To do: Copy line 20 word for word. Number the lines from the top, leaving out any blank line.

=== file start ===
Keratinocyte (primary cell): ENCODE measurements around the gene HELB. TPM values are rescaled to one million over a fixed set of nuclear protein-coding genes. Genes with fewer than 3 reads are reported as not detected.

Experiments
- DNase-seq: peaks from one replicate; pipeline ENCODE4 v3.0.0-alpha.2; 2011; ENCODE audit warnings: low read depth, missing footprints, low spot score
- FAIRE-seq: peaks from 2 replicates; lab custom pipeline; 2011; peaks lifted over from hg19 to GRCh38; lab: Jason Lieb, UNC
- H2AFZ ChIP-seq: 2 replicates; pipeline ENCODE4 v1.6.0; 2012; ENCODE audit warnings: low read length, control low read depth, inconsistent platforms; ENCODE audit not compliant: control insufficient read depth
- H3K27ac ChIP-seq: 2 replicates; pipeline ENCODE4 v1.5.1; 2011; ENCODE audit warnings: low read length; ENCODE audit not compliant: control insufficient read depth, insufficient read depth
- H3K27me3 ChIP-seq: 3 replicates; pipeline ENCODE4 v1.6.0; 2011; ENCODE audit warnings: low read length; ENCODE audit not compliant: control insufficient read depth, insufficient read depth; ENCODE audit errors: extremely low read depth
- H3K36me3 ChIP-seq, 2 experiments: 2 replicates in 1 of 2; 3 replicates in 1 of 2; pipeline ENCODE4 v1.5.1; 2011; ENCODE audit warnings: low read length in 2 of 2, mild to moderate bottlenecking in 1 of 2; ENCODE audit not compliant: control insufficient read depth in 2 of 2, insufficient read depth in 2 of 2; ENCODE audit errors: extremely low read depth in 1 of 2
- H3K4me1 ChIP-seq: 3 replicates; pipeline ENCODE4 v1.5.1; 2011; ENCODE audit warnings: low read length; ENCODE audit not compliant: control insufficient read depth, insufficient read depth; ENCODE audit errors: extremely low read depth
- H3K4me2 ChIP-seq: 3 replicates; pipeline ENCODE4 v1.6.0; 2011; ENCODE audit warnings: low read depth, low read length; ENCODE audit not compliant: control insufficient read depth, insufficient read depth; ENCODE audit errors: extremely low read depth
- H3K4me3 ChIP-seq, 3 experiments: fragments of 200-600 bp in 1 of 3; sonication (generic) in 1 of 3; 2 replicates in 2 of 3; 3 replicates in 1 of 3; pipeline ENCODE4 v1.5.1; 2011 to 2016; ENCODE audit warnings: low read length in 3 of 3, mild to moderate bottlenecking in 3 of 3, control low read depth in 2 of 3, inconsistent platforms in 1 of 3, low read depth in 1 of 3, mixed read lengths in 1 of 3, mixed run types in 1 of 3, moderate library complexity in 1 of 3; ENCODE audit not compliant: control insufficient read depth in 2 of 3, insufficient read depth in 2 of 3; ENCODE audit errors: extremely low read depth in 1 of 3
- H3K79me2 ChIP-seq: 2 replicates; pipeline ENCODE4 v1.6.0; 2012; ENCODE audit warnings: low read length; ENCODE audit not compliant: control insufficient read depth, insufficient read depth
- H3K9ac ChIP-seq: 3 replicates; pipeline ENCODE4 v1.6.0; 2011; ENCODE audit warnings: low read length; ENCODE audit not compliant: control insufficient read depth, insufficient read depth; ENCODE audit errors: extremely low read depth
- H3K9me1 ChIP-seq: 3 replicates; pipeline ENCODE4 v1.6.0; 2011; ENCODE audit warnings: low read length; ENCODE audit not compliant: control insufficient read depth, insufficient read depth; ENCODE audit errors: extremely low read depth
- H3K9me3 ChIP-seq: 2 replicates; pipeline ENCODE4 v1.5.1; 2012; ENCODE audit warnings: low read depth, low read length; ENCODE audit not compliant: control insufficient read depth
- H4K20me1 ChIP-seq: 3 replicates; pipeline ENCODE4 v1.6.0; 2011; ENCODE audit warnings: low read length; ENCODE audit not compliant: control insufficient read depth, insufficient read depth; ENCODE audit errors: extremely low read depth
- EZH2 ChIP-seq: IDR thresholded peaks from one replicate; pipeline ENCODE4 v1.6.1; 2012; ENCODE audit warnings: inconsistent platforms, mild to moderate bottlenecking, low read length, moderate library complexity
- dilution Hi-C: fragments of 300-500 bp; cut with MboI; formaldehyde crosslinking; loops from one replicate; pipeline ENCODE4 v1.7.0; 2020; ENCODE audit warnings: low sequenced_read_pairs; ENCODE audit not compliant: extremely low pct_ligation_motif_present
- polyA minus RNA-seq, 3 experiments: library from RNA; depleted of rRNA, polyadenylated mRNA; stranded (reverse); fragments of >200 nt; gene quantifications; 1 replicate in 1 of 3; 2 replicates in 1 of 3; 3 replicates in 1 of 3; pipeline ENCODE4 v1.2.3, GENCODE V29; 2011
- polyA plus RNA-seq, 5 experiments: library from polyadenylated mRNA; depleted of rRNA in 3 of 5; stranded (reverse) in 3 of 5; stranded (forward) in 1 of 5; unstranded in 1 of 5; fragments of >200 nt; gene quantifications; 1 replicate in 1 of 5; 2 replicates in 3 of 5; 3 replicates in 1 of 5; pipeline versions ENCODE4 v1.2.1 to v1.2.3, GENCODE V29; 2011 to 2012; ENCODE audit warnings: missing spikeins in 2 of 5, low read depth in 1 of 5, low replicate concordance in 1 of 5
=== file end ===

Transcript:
- polyA plus RNA-seq, 5 experiments: library from polyadenylated mRNA; depleted of rRNA in 3 of 5; stranded (reverse) in 3 of 5; stranded (forward) in 1 of 5; unstranded in 1 of 5; fragments of >200 nt; gene quantifications; 1 replicate in 1 of 5; 2 replicates in 3 of 5; 3 replicates in 1 of 5; pipeline versions ENCODE4 v1.2.1 to v1.2.3, GENCODE V29; 2011 to 2012; ENCODE audit warnings: missing spikeins in 2 of 5, low read depth in 1 of 5, low replicate concordance in 1 of 5